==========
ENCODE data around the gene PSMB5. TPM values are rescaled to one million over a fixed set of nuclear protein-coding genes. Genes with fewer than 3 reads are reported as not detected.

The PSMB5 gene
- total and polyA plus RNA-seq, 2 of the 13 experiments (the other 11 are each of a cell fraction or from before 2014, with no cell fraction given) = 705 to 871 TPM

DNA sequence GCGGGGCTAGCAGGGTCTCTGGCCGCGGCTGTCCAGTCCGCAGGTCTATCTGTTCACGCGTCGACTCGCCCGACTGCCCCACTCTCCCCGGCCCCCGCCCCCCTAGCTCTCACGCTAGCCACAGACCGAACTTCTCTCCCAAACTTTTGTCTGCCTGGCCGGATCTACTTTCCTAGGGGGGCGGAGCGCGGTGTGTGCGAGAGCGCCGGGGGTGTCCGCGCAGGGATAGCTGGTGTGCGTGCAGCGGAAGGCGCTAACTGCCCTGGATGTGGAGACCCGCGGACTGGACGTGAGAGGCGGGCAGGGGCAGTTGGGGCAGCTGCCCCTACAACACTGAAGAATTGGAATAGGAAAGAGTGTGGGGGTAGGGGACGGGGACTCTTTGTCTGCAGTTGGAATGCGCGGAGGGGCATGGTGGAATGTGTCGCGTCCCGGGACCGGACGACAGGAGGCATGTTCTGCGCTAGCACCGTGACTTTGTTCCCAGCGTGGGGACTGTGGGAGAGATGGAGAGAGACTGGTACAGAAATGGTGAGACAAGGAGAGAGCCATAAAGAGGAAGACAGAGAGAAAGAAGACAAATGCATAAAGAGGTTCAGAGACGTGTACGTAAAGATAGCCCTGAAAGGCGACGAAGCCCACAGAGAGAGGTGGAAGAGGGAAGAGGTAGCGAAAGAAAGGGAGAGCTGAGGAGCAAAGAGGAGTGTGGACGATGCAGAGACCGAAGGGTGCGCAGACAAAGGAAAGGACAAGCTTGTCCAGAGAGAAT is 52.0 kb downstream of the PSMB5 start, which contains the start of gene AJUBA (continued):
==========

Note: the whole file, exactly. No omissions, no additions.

ENCODE data around the gene PSMB5. TPM values are rescaled to one million over a fixed set of nuclear protein-coding genes. Genes with fewer than 3 reads are reported as not detected.

The PSMB5 gene
- total and polyA plus RNA-seq, 2 of the 13 experiments (the other 11 are each of a cell fraction or from before 2014, with no cell fraction given) = 705 to 871 TPM

DNA sequence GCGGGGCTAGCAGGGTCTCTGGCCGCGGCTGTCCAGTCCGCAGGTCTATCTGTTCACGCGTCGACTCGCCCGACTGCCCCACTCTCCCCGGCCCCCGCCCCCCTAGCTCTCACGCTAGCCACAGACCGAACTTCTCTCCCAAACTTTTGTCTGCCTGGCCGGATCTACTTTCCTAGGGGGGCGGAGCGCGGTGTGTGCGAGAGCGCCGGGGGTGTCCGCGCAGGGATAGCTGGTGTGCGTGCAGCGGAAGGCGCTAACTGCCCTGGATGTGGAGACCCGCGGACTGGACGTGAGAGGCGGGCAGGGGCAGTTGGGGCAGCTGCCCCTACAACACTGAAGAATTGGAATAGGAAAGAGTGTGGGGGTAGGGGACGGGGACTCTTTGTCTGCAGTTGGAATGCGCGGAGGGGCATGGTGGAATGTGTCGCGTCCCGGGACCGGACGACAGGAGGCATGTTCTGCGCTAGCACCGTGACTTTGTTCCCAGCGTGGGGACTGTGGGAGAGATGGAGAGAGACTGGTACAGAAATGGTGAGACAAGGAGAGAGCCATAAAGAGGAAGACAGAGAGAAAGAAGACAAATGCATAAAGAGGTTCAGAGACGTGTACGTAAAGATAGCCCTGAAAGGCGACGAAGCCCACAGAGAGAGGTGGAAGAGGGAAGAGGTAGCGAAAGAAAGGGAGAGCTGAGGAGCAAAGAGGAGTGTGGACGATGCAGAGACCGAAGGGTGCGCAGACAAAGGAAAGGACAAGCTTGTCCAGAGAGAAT is 52.0 kb downstream of the PSMB5 start, which contains the start of gene AJUBA (continued):